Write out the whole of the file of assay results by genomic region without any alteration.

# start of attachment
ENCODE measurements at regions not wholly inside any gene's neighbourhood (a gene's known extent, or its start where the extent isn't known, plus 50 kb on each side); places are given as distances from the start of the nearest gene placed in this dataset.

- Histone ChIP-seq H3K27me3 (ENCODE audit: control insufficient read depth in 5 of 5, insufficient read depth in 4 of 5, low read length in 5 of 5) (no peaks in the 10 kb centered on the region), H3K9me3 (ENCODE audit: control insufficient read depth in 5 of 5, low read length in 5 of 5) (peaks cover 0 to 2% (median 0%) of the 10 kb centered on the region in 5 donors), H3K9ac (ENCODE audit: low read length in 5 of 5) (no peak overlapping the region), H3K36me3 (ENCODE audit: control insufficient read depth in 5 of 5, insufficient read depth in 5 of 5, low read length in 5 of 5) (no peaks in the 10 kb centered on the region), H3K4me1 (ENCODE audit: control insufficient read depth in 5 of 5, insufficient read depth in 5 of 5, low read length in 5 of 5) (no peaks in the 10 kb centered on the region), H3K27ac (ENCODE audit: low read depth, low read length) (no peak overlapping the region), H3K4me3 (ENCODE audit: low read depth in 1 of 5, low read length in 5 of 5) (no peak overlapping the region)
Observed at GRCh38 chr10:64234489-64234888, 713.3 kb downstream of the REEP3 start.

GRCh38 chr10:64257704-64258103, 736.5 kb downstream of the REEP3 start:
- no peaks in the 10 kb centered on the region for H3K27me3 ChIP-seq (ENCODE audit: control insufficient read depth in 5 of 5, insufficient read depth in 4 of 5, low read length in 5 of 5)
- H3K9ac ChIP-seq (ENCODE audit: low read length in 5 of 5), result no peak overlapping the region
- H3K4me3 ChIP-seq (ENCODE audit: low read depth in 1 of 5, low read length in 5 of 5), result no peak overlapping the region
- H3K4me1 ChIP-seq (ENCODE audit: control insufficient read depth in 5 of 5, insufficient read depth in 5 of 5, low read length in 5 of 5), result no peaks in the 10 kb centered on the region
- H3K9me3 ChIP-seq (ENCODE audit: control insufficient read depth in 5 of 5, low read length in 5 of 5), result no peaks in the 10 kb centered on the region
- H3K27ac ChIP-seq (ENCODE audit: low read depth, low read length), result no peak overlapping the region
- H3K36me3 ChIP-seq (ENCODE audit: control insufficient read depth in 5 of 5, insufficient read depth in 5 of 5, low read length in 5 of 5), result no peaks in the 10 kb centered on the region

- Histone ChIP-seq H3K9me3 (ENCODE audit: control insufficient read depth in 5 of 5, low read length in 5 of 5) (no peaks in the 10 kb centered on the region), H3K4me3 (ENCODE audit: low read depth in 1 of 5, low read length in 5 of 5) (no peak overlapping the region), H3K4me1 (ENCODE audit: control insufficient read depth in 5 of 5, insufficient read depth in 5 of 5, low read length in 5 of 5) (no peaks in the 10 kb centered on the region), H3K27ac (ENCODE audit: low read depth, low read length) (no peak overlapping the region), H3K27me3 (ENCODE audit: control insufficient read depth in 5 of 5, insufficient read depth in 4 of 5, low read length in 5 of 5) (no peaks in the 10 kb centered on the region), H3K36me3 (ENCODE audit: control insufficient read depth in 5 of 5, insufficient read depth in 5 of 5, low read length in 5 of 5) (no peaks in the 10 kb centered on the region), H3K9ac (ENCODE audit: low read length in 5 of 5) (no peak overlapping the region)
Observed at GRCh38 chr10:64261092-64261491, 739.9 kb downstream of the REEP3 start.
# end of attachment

ENCODE measurements at regions not wholly inside any gene's neighbourhood (a gene's known extent, or its start where the extent isn't known, plus 50 kb on each side); places are given as distances from the start of the nearest gene placed in this dataset.

- Histone ChIP-seq H3K27me3 (ENCODE audit: control insufficient read depth in 5 of 5, insufficient read depth in 4 of 5, low read length in 5 of 5) (no peaks in the 10 kb centered on the region), H3K9me3 (ENCODE audit: control insufficient read depth in 5 of 5, low read length in 5 of 5) (peaks cover 0 to 2% (median 0%) of the 10 kb centered on the region in 5 donors), H3K9ac (ENCODE audit: low read length in 5 of 5) (no peak overlapping the region), H3K36me3 (ENCODE audit: control insufficient read depth in 5 of 5, insufficient read depth in 5 of 5, low read length in 5 of 5) (no peaks in the 10 kb centered on the region), H3K4me1 (ENCODE audit: control insufficient read depth in 5 of 5, insufficient read depth in 5 of 5, low read length in 5 of 5) (no peaks in the 10 kb centered on the region), H3K27ac (ENCODE audit: low read depth, low read length) (no peak overlapping the region), H3K4me3 (ENCODE audit: low read depth in 1 of 5, low read length in 5 of 5) (no peak overlapping the region)
Observed at GRCh38 chr10:64234489-64234888, 713.3 kb downstream of the REEP3 start.

GRCh38 chr10:64257704-64258103, 736.5 kb downstream of the REEP3 start:
- no peaks in the 10 kb centered on the region for H3K27me3 ChIP-seq (ENCODE audit: control insufficient read depth in 5 of 5, insufficient read depth in 4 of 5, low read length in 5 of 5)
- H3K9ac ChIP-seq (ENCODE audit: low read length in 5 of 5), result no peak overlapping the region
- H3K4me3 ChIP-seq (ENCODE audit: low read depth in 1 of 5, low read length in 5 of 5), result no peak overlapping the region
- H3K4me1 ChIP-seq (ENCODE audit: control insufficient read depth in 5 of 5, insufficient read depth in 5 of 5, low read length in 5 of 5), result no peaks in the 10 kb centered on the region
- H3K9me3 ChIP-seq (ENCODE audit: control insufficient read depth in 5 of 5, low read length in 5 of 5), result no peaks in the 10 kb centered on the region
- H3K27ac ChIP-seq (ENCODE audit: low read depth, low read length), result no peak overlapping the region
- H3K36me3 ChIP-seq (ENCODE audit: control insufficient read depth in 5 of 5, insufficient read depth in 5 of 5, low read length in 5 of 5), result no peaks in the 10 kb centered on the region

- Histone ChIP-seq H3K9me3 (ENCODE audit: control insufficient read depth in 5 of 5, low read length in 5 of 5) (no peaks in the 10 kb centered on the region), H3K4me3 (ENCODE audit: low read depth in 1 of 5, low read length in 5 of 5) (no peak overlapping the region), H3K4me1 (ENCODE audit: control insufficient read depth in 5 of 5, insufficient read depth in 5 of 5, low read length in 5 of 5) (no peaks in the 10 kb centered on the region), H3K27ac (ENCODE audit: low read depth, low read length) (no peak overlapping the region), H3K27me3 (ENCODE audit: control insufficient read depth in 5 of 5, insufficient read depth in 4 of 5, low read length in 5 of 5) (no peaks in the 10 kb centered on the region), H3K36me3 (ENCODE audit: control insufficient read depth in 5 of 5, insufficient read depth in 5 of 5, low read length in 5 of 5) (no peaks in the 10 kb centered on the region), H3K9ac (ENCODE audit: low read length in 5 of 5) (no peak overlapping the region)
Observed at GRCh38 chr10:64261092-64261491, 739.9 kb downstream of the REEP3 start.